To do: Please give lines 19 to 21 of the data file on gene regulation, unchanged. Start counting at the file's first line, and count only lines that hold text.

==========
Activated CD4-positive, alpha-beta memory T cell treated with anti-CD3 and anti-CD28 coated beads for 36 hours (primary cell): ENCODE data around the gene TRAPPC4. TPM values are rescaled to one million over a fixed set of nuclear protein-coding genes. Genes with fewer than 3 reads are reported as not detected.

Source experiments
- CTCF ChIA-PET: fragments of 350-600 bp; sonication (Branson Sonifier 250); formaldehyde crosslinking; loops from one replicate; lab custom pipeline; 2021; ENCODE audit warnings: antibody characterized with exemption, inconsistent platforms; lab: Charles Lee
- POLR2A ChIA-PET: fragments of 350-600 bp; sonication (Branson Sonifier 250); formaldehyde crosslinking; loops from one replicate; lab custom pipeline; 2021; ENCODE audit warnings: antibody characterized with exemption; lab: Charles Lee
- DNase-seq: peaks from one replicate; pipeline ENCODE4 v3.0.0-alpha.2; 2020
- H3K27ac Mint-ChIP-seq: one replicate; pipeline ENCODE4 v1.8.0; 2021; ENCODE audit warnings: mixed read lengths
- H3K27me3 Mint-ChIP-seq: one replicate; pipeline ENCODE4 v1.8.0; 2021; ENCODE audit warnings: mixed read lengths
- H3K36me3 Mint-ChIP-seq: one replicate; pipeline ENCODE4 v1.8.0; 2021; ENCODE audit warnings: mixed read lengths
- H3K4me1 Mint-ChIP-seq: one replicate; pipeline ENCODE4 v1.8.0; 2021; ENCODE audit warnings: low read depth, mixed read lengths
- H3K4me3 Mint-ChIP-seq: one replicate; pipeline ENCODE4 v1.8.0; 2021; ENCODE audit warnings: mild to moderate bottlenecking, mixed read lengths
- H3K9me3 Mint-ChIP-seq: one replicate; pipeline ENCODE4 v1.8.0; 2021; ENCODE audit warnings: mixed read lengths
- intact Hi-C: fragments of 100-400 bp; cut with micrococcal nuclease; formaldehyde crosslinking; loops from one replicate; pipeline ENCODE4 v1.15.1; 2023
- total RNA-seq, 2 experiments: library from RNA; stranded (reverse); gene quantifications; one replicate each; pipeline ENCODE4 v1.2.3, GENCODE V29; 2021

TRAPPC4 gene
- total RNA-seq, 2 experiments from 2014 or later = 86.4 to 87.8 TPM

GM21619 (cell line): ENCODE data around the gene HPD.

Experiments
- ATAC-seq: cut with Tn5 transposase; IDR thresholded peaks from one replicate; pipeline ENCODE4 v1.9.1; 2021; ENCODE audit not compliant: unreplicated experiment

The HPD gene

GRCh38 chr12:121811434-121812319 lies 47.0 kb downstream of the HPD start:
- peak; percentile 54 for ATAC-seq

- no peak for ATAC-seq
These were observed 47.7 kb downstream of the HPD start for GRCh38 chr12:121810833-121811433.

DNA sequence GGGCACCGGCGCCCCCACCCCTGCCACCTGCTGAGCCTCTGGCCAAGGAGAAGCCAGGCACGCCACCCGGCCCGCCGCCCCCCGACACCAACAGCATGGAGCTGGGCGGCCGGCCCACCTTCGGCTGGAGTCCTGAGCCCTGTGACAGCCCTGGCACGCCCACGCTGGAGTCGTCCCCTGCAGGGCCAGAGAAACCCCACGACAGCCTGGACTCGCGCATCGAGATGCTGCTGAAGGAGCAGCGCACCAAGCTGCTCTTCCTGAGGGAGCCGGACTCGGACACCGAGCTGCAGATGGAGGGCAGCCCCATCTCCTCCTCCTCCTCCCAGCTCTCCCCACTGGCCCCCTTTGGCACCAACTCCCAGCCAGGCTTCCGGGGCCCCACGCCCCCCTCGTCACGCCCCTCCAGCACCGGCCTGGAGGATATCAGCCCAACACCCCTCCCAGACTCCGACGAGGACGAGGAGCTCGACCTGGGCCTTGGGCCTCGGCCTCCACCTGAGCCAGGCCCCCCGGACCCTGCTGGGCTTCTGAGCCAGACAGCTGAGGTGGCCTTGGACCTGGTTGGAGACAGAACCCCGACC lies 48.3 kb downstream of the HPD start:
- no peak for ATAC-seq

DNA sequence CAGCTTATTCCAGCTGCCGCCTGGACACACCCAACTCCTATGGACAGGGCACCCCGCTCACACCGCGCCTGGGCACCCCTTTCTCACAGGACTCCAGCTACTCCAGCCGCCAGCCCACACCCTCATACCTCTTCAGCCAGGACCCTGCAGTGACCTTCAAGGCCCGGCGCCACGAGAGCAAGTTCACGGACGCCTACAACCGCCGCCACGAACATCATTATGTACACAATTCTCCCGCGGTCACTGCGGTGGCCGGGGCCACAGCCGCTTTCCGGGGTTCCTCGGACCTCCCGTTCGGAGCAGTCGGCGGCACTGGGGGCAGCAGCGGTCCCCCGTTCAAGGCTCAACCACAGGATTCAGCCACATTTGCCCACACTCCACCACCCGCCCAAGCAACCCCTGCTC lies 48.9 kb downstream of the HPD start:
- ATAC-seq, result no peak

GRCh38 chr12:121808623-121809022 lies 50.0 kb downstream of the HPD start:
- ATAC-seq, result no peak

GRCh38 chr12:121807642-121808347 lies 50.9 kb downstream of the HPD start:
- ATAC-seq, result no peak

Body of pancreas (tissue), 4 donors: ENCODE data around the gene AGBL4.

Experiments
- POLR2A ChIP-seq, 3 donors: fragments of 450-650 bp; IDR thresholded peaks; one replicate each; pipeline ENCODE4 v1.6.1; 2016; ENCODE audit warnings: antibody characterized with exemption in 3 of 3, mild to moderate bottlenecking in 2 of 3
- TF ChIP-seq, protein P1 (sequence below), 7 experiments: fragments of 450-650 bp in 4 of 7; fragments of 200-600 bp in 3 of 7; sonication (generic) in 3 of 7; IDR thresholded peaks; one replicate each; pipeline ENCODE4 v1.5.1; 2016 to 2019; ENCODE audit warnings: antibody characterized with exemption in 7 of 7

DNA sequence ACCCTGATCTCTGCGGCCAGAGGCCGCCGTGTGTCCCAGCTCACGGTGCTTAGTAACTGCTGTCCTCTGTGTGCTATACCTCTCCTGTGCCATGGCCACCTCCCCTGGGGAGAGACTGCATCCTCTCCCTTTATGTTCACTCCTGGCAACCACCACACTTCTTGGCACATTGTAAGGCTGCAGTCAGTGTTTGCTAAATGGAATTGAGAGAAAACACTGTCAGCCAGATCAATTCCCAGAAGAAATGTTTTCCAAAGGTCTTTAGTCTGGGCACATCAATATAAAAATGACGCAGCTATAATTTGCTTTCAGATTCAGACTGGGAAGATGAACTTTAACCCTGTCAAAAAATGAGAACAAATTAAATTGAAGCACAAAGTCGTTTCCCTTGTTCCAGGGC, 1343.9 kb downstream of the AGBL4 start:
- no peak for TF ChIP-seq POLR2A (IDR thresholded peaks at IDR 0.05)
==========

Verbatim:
The HPD gene

GRCh38 chr12:121811434-121812319 lies 47.0 kb downstream of the HPD start:
- peak; percentile 54 for ATAC-seq